Topic: Family Trip to Timaru for Christmas by Margaret Juergens

Topic type:

A 2013 Memoir and Local History Competition entry.

Archived version here.

Every Christmas my family would travel from Gisborne, by railcar down to Wellington, across the Cook Strait by ferry and continue by train down to Timaru. This was all organised by my mother - and planning to get our family of five organised on our way was a major job in the Fifties.

The morning we left started off early to ensure we arrived at the station with plenty of time. The guard blew his whistle and we were off. My sister and I were so excited we were jumping around and running here and there, trying out the toilets and exploring the little bags Mum had prepared for the trip. We found new crayons and colouring in books and a few little toys to keep us amused for our two day trip. My brother was still a toddler and Mum kept a close eye on him. He was usually on her knee or besides her.

I remember putting my nose to the window and watching the grass and houses rush past in patterns of green. We hurtled through tunnels and over freaky high bridges, stopping at little country stations in the middle of nowhere. My parents tried to test us out to see if we could name the stations we had passed through.

My dad would get off at refreshment stops and get him and Mum a cup of tea. This was in a big thick railway cup and saucer with RAILWAYS stamped on it. To save on expenses Mum had packed up a big tin of sandwiches, fruit cake and a big bottle of cordial for us to eat on our trip. We ate this on our laps as Mum didn’t want us getting off the train and getting lost.

My sister and I had fun playing in the aisle and in between the seats with our dolls, with the other children in our carriage.

We made our parents take us to the toilet as this meant going out of our carriage and into a part of the train between two carriages. It was scary and noisy and rattled to the train's speed.

When we got tired Mum or Dad would read us stories and we usually slept on the seats leaning on the window. This helped the time go by. About six o’clock we arrived in Wellington. As we approached the station we were all smartened up with a lick and a polish with mum’s hanky, hair brushed, our best coats on and belongings packed away.

Mum had her coat and hat on and Dad his suit jacket. We were in the big city now!

Our big suitcases had been transferred right through to Timaru so Dad carried our overnight case for the ferry and we walked across to the wharf.

It was exciting to board the ferry. As we walked up the ramp there were so many passengers we had to hold on to Mum or Dad until we were in our cabin. A steward took us along corridors and up steep stairs. I knew I would never find my way around.

When we had put all our things in our cabin Mum and Dad took us to the restaurant for tea then we went up on deck to wave goodbye to those on the dock. We didn’t know anyone, but it was fun to wave to them and watch others throwing streamers down. We were high up on the ship and as the ferry pulled away and my sister and I tried to grab streamers that went past us in the wind.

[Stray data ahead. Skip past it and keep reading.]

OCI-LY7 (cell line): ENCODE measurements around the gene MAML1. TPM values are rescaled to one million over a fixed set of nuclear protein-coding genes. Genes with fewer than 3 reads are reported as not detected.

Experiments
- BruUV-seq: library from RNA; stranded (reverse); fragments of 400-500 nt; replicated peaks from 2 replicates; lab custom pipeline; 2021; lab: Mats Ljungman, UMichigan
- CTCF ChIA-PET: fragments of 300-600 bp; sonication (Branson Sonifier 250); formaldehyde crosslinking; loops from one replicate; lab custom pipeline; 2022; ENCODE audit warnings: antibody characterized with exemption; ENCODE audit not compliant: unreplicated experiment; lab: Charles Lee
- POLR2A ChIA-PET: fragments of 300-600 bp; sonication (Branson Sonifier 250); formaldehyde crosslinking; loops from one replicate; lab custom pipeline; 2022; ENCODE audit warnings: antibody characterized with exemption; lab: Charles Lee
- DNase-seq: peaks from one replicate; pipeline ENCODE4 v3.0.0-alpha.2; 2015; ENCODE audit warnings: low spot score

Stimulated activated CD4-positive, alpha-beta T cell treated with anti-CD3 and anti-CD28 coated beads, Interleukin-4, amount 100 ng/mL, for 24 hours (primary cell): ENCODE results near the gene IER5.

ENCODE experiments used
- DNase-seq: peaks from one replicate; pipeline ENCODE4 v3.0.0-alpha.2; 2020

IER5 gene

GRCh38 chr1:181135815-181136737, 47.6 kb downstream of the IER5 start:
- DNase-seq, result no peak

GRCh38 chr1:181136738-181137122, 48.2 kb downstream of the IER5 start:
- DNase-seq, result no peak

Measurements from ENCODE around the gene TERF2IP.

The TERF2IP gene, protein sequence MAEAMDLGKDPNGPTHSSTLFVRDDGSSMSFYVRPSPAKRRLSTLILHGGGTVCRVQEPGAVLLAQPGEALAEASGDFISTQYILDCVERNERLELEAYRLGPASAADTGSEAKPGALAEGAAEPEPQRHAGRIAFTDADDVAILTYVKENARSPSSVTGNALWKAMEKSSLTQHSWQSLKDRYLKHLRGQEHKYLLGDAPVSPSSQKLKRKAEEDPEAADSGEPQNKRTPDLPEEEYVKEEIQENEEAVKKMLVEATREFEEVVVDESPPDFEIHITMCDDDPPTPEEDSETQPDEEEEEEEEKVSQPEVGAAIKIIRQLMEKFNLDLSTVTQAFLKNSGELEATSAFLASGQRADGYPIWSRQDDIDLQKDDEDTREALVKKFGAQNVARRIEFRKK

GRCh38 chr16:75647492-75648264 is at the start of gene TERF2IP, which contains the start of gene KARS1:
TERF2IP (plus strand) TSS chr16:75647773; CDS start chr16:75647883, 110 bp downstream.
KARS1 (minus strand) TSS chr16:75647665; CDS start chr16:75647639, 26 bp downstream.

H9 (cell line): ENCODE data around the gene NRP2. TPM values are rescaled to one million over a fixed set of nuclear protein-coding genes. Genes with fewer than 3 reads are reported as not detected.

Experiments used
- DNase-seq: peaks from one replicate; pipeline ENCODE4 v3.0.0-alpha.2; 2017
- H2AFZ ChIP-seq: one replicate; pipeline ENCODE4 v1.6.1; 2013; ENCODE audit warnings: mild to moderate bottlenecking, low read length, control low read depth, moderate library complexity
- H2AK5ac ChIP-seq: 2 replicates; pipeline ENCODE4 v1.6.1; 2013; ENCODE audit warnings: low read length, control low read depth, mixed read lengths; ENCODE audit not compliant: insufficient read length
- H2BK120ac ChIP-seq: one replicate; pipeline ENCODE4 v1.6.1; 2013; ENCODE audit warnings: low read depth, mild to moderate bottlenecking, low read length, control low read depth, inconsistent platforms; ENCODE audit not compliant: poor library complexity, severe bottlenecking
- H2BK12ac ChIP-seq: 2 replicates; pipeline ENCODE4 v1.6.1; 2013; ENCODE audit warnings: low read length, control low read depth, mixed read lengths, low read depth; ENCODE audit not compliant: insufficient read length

Mum and Dad took us down below to our cabin for the night. It was strange walking along the narrow passages, rocking side to side with the waves. You could hear the ship’s engines, too.

Mum said if we all went to sleep we wouldn’t get sea sick and it was exciting to go to bed. There were two sets of bunks in our cabin and a porthole in between. My sister and I wanted the top bunks, so my parents slept on the bottom bunks and my brother slept with my mother.

We were all tired after our trip on the train and although there was a lot of noise outside the cabin with people walking past and talking as well as the ship’s motor, we all went quickly to sleep.

Next morning my mother was awake early and went down the corridor to have a shower while the rest of us were still asleep. When she got back, my little brother was not in her bed where she had left him. Where was he? She woke us all up, but no one had seen him or heard him. It was a small cabin and we could see he wasn’t there. She was frantic. Had he been stolen?

The steward was called and everyone in nearby cabins searched for about half an hour. My parents each felt guilty; Mum for taking a shower and Dad for being asleep and not watching him. Mum sat down on the bed. Just then we heard a little cry from underneath.

Yes, it was my brother. He was right under the bottom bunk and had been fast asleep unaware that everyone was searching for him. He had rolled out of the bunk and under the opposite bed.

My mother pulled him out and hugged him tightly. We were so happy to see him and my mother kept saying, “Thank you, Lord! Thank you, Lord!”  My father had to go and tell everyone that his son had been found under the bunk asleep.

Eventually we got dressed, gathered up our belongings and went to join the crowd gathered in the foyer as the ship pulled into Lyttleton Harbour. After a long wait we went down the ramp and onto the waiting train next to the ferry. Soon we were puffing our way down the track towards Timaru.

We were glad to eventually hear the guard call out, “Next stop Timaru.” As the train pulled into the station there were my grandparents, uncle , aunt and cousins looking for us in the crowd.

Yes, we were here at last! Christmas could now begin for us kids. The trip down was over and what a lot we had to tell our cousins.

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This page archived at Perma CC in October of 2016: https://perma.cc/4LEX-4WZW

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